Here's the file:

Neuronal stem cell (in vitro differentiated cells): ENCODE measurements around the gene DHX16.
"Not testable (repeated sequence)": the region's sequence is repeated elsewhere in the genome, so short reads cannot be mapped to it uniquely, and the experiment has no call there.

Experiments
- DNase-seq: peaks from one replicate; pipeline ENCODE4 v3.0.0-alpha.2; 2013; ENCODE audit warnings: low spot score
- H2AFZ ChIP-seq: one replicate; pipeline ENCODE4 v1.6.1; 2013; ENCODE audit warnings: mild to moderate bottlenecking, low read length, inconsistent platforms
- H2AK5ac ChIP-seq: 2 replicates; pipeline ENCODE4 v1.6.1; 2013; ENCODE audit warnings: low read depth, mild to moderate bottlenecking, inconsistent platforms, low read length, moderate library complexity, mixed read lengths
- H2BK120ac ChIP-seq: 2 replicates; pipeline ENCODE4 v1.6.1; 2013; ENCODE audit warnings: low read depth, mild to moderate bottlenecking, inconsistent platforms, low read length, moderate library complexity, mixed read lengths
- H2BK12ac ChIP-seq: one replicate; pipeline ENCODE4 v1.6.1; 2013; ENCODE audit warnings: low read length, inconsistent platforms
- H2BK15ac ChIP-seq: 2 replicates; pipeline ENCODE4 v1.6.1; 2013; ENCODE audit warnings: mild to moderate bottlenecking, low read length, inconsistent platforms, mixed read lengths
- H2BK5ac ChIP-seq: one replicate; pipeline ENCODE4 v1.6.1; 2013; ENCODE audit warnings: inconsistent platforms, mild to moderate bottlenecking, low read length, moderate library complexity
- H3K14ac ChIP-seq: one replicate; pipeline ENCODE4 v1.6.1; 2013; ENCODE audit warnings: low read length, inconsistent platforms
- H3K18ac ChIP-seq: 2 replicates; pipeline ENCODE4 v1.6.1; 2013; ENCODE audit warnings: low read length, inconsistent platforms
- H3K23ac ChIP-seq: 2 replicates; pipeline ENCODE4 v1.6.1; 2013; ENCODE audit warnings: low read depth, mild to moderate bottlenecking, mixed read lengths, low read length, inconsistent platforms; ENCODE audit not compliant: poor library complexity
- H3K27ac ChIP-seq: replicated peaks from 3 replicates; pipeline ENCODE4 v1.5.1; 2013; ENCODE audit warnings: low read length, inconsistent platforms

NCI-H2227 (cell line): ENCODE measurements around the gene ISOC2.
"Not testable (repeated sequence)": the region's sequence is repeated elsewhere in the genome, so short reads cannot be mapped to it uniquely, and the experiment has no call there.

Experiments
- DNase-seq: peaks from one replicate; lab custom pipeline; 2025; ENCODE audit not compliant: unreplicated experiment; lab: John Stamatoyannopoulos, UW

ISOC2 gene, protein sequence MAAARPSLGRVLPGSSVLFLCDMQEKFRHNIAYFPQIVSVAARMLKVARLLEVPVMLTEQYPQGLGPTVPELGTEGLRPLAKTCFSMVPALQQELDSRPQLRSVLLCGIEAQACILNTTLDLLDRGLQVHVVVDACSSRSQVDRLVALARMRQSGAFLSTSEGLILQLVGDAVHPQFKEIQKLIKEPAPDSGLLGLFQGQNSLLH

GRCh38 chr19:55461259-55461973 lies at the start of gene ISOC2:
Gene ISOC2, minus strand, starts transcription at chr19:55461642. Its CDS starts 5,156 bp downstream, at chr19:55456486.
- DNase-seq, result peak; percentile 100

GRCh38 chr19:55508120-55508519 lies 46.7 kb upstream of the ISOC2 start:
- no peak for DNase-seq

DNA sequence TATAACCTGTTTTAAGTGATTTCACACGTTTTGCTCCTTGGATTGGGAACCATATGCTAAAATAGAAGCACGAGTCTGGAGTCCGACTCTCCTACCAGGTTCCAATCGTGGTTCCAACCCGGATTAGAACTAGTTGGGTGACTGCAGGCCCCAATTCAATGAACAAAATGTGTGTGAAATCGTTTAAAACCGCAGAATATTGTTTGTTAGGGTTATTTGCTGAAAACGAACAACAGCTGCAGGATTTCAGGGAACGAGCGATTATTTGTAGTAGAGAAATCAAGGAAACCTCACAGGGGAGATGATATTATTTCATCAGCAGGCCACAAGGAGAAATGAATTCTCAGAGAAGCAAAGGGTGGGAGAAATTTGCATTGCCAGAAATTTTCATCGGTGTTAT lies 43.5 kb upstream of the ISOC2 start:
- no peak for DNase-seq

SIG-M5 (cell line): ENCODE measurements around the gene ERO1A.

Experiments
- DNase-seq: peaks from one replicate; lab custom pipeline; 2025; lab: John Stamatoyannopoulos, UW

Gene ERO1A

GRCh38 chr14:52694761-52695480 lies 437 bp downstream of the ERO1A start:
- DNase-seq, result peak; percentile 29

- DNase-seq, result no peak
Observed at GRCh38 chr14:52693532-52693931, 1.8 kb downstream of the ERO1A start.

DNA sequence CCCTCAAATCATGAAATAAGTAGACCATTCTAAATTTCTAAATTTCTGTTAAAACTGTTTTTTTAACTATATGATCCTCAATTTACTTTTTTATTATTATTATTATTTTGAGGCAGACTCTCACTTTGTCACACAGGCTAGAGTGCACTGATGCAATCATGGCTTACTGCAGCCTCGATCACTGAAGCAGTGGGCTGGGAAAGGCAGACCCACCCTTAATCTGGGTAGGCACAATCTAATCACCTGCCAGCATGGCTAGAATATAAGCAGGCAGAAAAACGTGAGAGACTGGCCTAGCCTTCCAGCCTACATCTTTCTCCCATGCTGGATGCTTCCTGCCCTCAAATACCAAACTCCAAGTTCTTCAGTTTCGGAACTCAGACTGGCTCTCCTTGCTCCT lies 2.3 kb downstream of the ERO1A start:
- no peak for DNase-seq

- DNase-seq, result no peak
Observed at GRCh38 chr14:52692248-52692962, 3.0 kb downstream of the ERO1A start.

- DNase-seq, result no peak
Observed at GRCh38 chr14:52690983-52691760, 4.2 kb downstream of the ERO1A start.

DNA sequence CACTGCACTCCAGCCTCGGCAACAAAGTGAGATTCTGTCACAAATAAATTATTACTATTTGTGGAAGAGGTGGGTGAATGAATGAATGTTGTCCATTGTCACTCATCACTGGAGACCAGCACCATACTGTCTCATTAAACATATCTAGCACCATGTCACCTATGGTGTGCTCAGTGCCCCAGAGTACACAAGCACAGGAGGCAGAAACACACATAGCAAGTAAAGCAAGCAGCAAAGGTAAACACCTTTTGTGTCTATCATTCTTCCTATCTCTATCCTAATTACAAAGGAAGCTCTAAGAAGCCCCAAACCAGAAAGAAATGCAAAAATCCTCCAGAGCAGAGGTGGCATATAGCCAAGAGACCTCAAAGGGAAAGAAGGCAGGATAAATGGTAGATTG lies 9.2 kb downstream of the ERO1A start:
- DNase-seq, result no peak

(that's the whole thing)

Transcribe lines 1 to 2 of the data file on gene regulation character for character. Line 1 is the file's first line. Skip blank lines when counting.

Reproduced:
Neuronal stem cell (in vitro differentiated cells): ENCODE measurements around the gene DHX16.
"Not testable (repeated sequence)": the region's sequence is repeated elsewhere in the genome, so short reads cannot be mapped to it uniquely, and the experiment has no call there.